Genevieve continues:" From Nature's unconsciousness we return for the seventh song to the all too human predicament, and to a poem that exactly balances the second poem. At the railway station, Upway is both a moment of vision and a satire of circumstance, taking us back to the song about the Journeying Boy in the railway carriage, but presenting a still clearer dichotomy between innocence and experience." Mike continues her thought: "Experience and innocence come face to face in the grimly gleeful convict being knowledge in handcuffs, the 'pitying child' bringing the gift of the innocence of grace. But the outcome is ambiguous: the constable in charge only smiles, does not speak, seems 'unconscious of what he heard.' But we know he is not: whether as God or as the thinking poet himself, he holds the moral of this passing moment."
Mike continues: "The last poem, Before Life and After, is the most boldly argumentative, a kind of sermonette. Each of the others in its various ways is, in effect, a commentary of experience upon innocence. The effect is that of perhaps-unintended irony. The poet mourns the loss of 'primal rightness'--the passing of Eden--and laments the 'birth of consciousness'--the denaturing (as it were) of human sentience. He longs for the reaffirmation of 'nescience.' But nescience does not make poems, or moralize experience, or reflect upon itself. Nor, one might add, does it sing. [But] Britten's picking and ordering of these poetic gems--variously touching and tough, passionate and ironic--wonderfully serves, and at the same time transcends, Hardy's glances into human experience--the insights, we may say, of a deep-seeing and far from simply innocent eye. These poignant poems and this marvelous music, fused in the art of song, are a remarkable triumph of artistic consciousness."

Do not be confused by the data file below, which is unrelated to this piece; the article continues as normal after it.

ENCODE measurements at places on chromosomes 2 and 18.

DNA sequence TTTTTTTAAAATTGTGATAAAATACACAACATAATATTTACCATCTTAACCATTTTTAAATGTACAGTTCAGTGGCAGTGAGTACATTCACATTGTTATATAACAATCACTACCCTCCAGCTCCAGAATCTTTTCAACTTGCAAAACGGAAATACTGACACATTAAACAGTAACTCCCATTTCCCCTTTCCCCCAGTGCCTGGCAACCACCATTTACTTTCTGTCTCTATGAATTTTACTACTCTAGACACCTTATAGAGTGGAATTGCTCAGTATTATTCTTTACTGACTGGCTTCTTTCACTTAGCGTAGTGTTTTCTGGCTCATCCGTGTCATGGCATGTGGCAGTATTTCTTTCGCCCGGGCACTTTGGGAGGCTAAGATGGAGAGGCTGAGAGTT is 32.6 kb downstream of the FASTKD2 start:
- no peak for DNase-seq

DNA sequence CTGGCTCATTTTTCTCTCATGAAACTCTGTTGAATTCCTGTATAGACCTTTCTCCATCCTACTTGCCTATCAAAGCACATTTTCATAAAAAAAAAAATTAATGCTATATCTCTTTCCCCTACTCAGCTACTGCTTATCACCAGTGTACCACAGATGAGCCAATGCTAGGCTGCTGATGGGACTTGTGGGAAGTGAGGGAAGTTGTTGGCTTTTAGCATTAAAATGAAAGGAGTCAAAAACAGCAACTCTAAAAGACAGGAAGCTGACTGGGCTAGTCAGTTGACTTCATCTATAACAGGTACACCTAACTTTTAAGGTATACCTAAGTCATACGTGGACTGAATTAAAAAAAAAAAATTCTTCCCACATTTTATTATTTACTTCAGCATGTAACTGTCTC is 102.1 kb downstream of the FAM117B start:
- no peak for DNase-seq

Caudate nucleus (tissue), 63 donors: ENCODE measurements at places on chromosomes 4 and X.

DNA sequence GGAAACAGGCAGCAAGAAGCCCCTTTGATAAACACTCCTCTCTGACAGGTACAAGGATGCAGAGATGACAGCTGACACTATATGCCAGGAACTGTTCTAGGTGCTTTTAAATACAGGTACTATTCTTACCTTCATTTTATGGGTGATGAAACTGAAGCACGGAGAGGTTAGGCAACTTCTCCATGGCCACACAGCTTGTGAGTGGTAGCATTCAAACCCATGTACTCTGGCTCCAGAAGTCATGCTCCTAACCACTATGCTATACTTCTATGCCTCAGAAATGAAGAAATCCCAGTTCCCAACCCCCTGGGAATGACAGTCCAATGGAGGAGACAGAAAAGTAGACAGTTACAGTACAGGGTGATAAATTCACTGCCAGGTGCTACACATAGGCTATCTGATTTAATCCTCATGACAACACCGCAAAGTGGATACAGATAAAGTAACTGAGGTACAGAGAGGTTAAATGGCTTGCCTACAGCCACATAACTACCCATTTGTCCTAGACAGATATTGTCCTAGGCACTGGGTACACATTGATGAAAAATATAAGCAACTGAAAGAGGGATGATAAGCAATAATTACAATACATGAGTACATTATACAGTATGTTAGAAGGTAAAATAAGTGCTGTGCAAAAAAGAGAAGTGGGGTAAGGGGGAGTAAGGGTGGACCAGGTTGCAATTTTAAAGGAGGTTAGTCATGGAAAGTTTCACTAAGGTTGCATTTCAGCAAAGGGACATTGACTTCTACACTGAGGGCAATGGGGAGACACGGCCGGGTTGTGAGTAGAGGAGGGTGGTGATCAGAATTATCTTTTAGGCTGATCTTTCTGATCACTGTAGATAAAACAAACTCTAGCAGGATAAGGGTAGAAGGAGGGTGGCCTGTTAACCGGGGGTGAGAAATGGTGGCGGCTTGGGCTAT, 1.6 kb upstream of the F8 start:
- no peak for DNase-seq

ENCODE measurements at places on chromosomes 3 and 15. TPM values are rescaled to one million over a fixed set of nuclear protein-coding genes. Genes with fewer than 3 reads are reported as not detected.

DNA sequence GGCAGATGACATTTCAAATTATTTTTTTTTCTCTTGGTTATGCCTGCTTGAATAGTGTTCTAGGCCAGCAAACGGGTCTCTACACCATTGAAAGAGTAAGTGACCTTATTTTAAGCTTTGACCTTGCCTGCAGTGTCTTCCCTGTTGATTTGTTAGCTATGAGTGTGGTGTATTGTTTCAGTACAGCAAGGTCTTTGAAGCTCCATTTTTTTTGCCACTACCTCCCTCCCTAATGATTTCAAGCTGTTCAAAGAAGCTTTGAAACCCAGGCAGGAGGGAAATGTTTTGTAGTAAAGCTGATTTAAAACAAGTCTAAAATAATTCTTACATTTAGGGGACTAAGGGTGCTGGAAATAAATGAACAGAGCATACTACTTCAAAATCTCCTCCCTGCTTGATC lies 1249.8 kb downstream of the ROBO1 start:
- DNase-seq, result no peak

Matthew Burns and Melanie Day
Art Song of Williamsburg's Fifth Season
Art Song of Williamsburg ended their season with a terrific recital celebrating the 400th Anniversary of Miguel Cervantes' novel Don Quixote. The friendly, approachable Matthew Burns sang an excellent program, his first professional recital. He had previously concentrated on building a career in the opera house and on concert stages but his talent shone brightly in Spanish and French art songs. He was well partnered by professional coach-accompanist Melanie Day at the piano.
The program, titled The Impossible Dream, was introduced by Dr. Genevieve McGiffert, who spoke to us about "Our Spanish Inheritance" where she pointed out that Don Quixote has been the subject of some seventy operas and a number of art songs, including Seite canciones populares Españolas by Manuel de Falla (1876-1946). This is a cycle of seven songs that use Spanish folk texts and familiar Spanish dance forms to create songs of depth with a popular appeal. There are lovely solo piano sections and they give the singer an opportunity to demonstrate a wide range of emotional, as well as vocal, expression. In Enrique Granados' El majo olivadado (The Forgotten Suitor) we have a lyrical, lovely song of great drama, fully captured by our performers.
We were presented Maurice Ravel's (1875-1937) Trois Chansons de Don Quichotte (Three Songs of Don Quixote), which were finished too late to be used in a French film on the Don's adventures. Jacques Ibert (1890-1862), a younger contemporary of Ravel's was asked to compose the songs when Ravel was late. We also heard his